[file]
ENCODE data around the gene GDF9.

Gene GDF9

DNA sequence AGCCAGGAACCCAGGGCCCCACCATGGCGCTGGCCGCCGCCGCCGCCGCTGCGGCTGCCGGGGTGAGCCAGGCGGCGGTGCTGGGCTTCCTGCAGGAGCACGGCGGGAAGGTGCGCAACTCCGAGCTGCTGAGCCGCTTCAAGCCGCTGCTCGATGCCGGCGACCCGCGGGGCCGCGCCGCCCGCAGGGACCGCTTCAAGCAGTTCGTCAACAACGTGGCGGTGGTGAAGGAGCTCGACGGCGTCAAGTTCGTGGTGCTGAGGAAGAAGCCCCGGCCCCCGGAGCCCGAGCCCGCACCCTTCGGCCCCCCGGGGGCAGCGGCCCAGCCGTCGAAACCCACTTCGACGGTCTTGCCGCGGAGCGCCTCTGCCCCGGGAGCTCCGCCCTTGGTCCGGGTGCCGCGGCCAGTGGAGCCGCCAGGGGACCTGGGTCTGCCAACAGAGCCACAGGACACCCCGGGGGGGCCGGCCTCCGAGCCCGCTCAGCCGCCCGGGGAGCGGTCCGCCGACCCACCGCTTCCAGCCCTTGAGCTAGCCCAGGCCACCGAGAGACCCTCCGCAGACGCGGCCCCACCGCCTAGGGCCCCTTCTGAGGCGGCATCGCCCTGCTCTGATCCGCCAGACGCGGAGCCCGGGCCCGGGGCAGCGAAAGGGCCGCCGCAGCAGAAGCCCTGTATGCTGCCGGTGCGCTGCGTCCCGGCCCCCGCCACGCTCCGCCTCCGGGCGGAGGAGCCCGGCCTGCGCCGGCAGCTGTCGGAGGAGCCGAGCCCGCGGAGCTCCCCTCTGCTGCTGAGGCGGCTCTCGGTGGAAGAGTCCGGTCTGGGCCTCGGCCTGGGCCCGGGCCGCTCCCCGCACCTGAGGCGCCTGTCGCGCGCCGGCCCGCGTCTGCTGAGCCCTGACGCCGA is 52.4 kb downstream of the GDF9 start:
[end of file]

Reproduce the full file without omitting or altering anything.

ENCODE data around the gene GDF9.

Gene GDF9

DNA sequence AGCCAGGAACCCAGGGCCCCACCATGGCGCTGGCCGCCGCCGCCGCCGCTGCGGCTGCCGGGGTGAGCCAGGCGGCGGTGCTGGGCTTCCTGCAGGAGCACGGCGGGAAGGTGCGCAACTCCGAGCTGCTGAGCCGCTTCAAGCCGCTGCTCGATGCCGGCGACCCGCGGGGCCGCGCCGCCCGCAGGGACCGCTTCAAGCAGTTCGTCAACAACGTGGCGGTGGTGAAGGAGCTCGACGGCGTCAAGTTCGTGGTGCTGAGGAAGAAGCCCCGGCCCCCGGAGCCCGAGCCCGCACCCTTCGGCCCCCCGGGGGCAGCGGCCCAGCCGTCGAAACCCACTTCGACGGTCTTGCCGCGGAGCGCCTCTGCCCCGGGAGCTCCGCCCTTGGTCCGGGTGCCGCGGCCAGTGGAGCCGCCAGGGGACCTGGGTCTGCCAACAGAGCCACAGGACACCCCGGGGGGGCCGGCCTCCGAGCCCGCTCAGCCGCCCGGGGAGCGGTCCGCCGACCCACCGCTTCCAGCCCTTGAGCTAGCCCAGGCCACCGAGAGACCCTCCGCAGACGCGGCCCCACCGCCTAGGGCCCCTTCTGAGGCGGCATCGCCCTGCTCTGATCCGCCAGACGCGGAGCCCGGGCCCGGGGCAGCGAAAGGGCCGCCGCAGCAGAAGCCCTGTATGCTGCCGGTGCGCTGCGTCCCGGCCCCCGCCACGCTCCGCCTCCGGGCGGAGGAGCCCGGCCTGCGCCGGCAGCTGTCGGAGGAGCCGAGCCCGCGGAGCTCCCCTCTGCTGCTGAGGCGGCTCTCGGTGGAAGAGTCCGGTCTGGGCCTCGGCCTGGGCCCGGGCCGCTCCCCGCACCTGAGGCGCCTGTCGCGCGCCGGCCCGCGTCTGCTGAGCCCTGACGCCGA is 52.4 kb downstream of the GDF9 start: